Porsche's secret sauce for combining athletic and confident handling with a firm and cushy luxury ride quality is on full display in the Cayenne. The standard seats stay comfortable over long distances for a range of body types. There's some noise but little vibration. But you'll want to keep a hand fan within reach. Hot and cool air dribbles weakly through the vents at low fan speeds.
The seats are a fairly generic shape but quite comfortable with firm cushioning, moderate thigh bolstering and thigh extenders. Some of our test drivers, however, wished for more lateral support under hard cornering. Lumbar support can get pretty aggressive if you need it to.
The air suspension absorbs bumps with quick, tight compression. The ride is firm but not hard, jarring or shaky. It's more like tight and controlled. Its quickness and responsiveness soak up road rash, too. Porsche expertly manages the trick of combining the sort of firm, controlled ride that conveys sportiness with excellent comfort.
Noise & vibration7.5
There's a bit more ruckus than you might expect of a Porsche, mostly wind noise, followed by white noise fizz from the road. However, it's not enough to impede a conversation at normal voice levels, and it's negated somewhat by the satisfying engine and exhaust noise. The suspension keeps things nicely damped despite the huge wheels, with not much vibration.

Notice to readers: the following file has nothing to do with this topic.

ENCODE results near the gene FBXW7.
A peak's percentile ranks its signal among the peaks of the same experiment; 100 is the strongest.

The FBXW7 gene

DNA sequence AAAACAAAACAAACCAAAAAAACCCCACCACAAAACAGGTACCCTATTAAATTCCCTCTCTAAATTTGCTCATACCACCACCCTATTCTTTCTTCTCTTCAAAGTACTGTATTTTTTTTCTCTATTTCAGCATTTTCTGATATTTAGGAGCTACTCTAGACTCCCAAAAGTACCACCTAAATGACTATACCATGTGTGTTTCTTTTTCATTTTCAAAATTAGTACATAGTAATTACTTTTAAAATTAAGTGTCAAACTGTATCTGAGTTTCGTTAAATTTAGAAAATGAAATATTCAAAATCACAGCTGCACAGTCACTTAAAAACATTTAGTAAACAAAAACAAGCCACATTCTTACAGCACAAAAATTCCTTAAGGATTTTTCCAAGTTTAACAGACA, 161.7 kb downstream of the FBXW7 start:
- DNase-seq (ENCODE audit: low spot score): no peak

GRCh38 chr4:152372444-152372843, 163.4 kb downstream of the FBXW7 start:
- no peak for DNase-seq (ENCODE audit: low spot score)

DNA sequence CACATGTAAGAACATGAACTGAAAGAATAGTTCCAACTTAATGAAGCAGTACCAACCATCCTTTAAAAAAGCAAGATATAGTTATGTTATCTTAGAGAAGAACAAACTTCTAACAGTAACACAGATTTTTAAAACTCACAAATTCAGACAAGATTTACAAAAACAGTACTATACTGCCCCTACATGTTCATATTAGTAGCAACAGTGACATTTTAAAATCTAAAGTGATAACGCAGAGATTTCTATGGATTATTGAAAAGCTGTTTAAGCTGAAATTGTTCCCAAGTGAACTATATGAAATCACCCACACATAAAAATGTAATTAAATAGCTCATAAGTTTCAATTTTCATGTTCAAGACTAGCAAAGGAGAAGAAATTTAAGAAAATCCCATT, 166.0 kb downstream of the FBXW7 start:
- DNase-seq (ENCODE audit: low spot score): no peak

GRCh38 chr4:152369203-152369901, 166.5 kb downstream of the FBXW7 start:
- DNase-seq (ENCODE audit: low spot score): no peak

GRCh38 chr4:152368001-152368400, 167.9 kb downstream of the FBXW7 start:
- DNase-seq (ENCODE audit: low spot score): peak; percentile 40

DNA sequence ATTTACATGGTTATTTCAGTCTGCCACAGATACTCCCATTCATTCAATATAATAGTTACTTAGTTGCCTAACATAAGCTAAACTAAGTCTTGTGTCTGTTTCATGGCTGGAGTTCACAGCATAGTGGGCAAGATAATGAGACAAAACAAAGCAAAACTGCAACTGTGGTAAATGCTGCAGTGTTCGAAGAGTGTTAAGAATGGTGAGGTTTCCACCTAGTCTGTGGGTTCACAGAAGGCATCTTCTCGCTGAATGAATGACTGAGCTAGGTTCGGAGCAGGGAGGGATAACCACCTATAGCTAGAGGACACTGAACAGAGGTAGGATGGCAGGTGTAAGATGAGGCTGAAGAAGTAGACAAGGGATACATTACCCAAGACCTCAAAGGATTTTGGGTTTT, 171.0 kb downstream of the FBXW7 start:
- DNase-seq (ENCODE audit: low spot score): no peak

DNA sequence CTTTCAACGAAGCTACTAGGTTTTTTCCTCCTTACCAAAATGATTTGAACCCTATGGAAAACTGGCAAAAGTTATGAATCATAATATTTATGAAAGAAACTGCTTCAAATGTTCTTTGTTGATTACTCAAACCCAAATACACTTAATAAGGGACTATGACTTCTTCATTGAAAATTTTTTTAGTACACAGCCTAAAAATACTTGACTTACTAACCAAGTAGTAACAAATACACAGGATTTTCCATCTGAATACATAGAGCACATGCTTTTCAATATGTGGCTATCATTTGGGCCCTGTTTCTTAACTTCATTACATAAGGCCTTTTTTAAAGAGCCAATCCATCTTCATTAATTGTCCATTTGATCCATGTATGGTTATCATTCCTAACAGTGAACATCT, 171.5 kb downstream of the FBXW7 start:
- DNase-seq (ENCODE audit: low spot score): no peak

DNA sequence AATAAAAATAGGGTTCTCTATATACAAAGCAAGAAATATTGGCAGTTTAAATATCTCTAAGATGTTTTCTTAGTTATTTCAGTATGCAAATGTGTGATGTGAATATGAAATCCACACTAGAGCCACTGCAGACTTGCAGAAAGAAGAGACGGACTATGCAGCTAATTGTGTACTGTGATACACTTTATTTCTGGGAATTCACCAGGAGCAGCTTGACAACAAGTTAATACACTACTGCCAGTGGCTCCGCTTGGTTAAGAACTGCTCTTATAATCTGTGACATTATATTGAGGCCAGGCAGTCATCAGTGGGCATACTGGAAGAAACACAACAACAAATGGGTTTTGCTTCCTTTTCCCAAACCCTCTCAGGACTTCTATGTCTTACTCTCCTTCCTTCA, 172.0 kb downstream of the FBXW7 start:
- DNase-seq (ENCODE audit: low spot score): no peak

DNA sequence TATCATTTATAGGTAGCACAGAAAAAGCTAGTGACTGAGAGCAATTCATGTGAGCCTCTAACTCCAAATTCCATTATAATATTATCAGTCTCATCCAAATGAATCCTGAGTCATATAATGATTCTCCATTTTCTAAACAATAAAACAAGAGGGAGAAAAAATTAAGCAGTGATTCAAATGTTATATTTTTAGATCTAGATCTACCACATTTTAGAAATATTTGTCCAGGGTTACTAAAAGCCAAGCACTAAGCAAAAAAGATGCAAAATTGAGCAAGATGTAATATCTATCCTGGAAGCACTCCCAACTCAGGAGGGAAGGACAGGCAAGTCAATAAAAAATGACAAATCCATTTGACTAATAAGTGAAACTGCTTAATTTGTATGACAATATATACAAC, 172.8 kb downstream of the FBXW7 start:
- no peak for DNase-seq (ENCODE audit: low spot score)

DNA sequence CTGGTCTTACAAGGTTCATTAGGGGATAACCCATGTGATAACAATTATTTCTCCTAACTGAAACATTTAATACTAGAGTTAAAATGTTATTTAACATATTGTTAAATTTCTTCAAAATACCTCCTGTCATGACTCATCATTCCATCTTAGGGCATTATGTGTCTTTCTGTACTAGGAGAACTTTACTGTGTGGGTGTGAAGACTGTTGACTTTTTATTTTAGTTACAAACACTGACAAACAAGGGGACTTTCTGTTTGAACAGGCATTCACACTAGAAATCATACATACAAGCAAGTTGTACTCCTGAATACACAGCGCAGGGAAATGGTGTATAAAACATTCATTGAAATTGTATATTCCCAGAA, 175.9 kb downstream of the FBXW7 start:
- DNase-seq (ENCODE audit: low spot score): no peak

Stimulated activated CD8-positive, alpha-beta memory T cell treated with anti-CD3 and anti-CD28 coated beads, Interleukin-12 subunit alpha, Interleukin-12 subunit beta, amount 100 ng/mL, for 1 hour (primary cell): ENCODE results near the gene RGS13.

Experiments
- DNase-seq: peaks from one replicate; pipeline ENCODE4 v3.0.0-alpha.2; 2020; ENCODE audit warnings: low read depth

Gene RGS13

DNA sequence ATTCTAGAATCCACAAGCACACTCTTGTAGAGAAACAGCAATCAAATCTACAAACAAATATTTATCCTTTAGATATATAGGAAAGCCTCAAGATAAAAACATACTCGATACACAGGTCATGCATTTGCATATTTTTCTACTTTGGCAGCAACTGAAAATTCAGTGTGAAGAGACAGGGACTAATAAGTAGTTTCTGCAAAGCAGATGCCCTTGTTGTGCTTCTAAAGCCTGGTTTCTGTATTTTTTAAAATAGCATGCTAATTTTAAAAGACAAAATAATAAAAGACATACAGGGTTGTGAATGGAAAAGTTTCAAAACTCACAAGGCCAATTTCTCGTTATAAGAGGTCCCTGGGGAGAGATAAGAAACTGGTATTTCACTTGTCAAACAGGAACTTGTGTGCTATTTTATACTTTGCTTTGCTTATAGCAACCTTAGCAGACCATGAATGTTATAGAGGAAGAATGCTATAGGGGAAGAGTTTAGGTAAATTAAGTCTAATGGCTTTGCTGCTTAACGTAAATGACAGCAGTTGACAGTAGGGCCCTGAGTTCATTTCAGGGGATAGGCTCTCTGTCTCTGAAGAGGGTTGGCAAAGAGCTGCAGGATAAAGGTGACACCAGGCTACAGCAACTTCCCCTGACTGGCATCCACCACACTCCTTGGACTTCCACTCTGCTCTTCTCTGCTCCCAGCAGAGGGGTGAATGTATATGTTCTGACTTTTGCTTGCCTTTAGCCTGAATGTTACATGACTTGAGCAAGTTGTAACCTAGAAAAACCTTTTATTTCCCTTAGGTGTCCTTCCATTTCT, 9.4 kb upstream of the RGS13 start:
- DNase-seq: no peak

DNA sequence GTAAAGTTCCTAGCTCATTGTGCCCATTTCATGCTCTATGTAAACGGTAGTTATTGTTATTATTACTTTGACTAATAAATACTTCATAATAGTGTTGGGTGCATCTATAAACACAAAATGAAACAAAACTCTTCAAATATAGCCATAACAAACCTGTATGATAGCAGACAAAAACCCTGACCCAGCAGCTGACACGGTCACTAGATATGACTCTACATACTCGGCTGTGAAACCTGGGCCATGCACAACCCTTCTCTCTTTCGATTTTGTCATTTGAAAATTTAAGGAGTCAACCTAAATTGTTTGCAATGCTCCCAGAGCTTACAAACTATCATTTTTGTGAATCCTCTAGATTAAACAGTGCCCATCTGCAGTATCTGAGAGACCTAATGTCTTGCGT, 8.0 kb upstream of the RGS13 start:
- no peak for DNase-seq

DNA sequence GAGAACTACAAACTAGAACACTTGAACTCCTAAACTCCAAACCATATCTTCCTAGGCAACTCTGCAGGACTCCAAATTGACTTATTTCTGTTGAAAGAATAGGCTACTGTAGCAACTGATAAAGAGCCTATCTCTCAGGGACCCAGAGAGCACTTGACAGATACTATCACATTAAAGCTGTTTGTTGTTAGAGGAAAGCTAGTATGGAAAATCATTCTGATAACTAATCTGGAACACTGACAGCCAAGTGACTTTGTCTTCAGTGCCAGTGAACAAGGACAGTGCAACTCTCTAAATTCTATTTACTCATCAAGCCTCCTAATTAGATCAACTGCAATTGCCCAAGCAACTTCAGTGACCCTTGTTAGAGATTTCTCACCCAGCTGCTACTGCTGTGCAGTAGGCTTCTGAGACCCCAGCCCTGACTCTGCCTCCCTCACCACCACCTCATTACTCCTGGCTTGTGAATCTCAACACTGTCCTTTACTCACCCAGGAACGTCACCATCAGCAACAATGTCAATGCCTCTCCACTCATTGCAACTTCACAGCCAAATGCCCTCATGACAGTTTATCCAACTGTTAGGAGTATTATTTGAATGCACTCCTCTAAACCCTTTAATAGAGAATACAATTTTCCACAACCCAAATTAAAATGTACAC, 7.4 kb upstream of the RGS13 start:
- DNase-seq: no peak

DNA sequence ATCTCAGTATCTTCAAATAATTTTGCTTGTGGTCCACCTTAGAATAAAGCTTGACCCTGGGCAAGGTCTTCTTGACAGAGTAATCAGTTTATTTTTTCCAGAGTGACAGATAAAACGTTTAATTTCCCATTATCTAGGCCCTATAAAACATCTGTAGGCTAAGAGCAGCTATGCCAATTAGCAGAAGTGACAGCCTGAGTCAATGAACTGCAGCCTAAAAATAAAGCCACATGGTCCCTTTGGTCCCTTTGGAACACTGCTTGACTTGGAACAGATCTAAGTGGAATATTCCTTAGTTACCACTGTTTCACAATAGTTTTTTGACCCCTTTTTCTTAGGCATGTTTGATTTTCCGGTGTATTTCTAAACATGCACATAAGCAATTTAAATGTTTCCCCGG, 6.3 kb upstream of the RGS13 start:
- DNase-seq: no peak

The airflow is surprisingly weak at lower settings, but cranking up the fan speed also cranks up the fan noise. This system does not move a lot of air otherwise, but it cools the cabin nicely. A set point of 75 degrees actually feels a bit on the cool side. Seat heaters are a stand-alone option ($530) and work quickly.
A broad range of driving positions and spacious quarters allow the Cayenne to feel either like a proper sports car or a more conventional SUV. It's easy to slide in and out of, even with the rear "stadium-style" seating. The unique exterior shape makes seeing out the rear sides a challenge, though.
Ease of use7.5
The center console buttons and functions have haptic feedback. The knurled dials, rocker and roller-type controls are nice, but some are placed awkwardly and tightly in front of the gear selector. And these are redundant controls; most drivers will default to the steering wheel controls.
Getting in/getting out8.0
Getting in or out is easy at the vehicle's standard height and even easier when you lower the body via the adjustable suspension. The relatively low seat bolsters make it easy to slide into and out of the seats. The doorsills are narrow enough not to provide an impediment, but the rear seats are perched slightly higher on a raised platform.